Atlantic Hinge Zone
The Atlantic Hinge Zone, or shelf-slope break, south of N’Komi Fault Zone can be mapped along the seaward edge of a northwest-southeast residual gravity maximum trend. It can also be traced along a high-amplitude trend of the horizontal gradient of free air gravity. Residual and gravity gradient anomalies offshore suggest that a hinge zone could continue north of the N’Komi before either turning northeast between Loiret and Fang Fault Zone or trending north to the Equatorial Guinea border.
Basement Outcrop and Subcrop
Basement outcrops on the eastern edge of the coastal plain from the Gabon-Congo border to the Gabon-Equatorial Guinea border. The outcrop areas include major provinces such as the Congo Precambrian Craton, Nyanga Precambrian Basin, Franceville Precambrian Basin, Mayumba Range Fold Belt, and Eburnean Fold Belt. Although the province boundaries generally conform to features in the digital topography, further study might show that a closer fit is possible.
Our depth to basement contours increase seaward from 1 km (subsea) near outcrop to 8 km in both the northern and southern provinces. Much of the contouring is based on published maps, with subsequent local modifications where dictated by gravity interpretation. Ten discrete basement depth values, ranging from 6 to 12 km, were obtained from published refraction seismic data and provide additional depth control offshore.
The regional geologic interpretation highlights 13 major structures and features in South Gabon. They are the South Subbasin, Kaba High and M’Bya Terrace, Banio Graben, Lucina Uplift, Mayumba Spur, Vera Graben, Gamba-Bigorneau High, Sette Cama High, Dentale Trough, South Gabon Basin, Rembo Kotto-Ilongo High, and N’Komi Fault Zone.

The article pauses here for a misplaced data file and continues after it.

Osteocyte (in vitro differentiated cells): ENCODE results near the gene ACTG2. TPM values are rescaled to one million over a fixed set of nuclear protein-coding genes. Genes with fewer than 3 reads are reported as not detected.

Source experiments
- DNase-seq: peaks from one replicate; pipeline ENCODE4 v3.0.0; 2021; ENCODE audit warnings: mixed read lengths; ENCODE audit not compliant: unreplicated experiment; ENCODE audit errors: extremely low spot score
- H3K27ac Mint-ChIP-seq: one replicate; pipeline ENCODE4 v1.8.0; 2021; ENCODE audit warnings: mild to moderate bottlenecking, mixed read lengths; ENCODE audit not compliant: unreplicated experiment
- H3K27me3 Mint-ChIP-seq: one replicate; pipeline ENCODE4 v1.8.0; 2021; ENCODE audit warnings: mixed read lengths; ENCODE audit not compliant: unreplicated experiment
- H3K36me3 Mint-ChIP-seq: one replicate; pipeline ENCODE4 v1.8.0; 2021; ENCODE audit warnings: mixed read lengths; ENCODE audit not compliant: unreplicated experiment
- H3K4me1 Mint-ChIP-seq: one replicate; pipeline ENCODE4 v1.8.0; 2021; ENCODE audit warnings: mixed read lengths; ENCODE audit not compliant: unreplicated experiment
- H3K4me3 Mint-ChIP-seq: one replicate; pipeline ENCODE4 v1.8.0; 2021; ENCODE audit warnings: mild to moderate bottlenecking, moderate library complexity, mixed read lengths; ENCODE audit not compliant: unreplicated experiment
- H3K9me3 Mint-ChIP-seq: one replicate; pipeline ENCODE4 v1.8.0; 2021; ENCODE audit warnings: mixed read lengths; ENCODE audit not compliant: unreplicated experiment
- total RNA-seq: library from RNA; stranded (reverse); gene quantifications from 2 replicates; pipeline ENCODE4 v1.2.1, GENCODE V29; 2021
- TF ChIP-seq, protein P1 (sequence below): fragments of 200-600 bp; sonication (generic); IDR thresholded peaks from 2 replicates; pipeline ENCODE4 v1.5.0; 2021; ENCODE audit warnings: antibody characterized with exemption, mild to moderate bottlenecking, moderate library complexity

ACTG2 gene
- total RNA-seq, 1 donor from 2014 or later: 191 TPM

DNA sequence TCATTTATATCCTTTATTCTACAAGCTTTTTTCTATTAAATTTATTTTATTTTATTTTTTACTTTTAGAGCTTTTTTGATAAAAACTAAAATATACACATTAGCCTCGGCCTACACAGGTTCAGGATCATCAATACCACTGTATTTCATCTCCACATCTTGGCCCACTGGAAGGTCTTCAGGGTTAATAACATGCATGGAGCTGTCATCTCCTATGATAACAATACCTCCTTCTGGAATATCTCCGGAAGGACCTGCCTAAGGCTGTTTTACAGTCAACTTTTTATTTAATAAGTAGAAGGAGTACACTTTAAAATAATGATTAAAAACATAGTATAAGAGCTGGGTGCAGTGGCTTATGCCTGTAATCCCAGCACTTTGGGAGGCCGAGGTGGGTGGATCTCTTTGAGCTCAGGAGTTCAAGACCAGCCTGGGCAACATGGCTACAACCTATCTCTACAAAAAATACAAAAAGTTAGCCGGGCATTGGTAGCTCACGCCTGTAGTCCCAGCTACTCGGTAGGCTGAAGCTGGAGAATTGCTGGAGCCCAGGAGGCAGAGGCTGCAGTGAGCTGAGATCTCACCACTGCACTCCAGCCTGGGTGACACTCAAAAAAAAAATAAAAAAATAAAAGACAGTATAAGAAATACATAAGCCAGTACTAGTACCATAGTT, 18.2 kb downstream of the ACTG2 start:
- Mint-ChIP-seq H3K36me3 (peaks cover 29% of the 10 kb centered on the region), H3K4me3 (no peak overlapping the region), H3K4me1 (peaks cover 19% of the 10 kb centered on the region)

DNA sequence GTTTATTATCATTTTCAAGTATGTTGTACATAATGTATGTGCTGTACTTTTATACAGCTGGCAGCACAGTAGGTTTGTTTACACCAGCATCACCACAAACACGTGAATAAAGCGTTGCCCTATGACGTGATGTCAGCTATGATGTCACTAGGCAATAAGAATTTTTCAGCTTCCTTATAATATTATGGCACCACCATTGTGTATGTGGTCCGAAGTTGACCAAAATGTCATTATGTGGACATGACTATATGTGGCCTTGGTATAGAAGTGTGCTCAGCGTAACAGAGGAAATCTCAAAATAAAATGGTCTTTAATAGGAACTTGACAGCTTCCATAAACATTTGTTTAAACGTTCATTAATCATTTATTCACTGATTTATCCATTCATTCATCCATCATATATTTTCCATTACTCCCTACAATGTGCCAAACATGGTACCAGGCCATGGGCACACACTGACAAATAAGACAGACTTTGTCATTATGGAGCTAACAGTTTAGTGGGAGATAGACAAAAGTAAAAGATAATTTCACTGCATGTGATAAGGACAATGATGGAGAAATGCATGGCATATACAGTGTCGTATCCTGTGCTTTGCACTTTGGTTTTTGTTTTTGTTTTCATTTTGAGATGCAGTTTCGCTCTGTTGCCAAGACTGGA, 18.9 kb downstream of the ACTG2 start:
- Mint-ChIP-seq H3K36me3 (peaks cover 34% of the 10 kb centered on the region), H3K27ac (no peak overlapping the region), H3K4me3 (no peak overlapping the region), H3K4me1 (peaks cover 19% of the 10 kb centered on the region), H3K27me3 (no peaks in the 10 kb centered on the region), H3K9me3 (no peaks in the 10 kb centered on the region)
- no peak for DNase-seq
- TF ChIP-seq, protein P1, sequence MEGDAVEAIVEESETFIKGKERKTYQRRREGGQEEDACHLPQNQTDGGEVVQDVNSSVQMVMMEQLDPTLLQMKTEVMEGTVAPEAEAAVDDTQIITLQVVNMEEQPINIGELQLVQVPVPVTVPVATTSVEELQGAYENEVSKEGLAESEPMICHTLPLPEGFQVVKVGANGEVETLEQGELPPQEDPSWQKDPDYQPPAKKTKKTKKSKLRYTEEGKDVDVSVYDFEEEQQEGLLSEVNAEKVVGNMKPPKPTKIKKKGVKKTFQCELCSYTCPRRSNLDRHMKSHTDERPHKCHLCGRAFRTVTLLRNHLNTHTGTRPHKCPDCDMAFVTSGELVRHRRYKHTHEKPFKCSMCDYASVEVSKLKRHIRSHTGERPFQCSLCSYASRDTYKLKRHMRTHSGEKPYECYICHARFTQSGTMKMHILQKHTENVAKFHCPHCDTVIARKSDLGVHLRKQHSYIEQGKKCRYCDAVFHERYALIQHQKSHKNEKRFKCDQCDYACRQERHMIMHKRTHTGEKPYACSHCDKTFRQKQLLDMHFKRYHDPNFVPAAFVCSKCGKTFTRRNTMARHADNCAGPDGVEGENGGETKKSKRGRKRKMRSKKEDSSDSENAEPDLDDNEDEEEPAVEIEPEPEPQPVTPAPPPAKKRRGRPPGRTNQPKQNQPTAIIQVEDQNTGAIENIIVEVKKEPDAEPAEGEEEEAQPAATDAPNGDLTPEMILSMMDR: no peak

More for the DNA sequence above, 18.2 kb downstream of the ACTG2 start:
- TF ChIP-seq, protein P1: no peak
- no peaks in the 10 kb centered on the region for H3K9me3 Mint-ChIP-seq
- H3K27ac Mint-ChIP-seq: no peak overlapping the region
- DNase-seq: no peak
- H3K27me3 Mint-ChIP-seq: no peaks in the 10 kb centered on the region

The regional geologic interpretation highlights 14 major structures and features in the northern Gabon area. They include the Dianongo Trough, North Basin, Atlantic Basin, Lambarene Horst, Interior Basin, GLB Fault, Kobe Fault, Ekouata Fault, Loiret Plug, Gombe Plug, North Subbasin, Fang Fault Zone, Ascension Fault Zone, and Port Gentil Fault Zone. The locations of four apparent, but unnamed, igneous plugs are shown as questioned.
An important conclusion is that appropriately compiled, processed and interpreted public source data can be used to provide an early-stage and cost-effective aid to regional geologic understanding of a large area. Details can be verified, added, or reinterpreted as data from new and more intensive geologic/geophysical programs become available.
A second conclusion based on our interpretation is that in the offshore and coastal provinces of Gabon, as in many basinal areas, basement deformation has strongly influenced basin sedimentary structure and stratigraphy. Major geologic features, such as fault zones, structural highs, and depocenters - critical to forming a favorable environment for oil and gas accumulation - are seen as basement-related and are present both onshore and offshore Gabon. Our interpretation of the isostatic gravity residual and horizontal gradient of free-air gravity gradient and other data enhancement maps, when integrated with published maps and data, leads not only to a viable offshore extension of three distinctive onshore basement provinces, but also provides regional guidance for planning of future hydrocarbon exploration plays.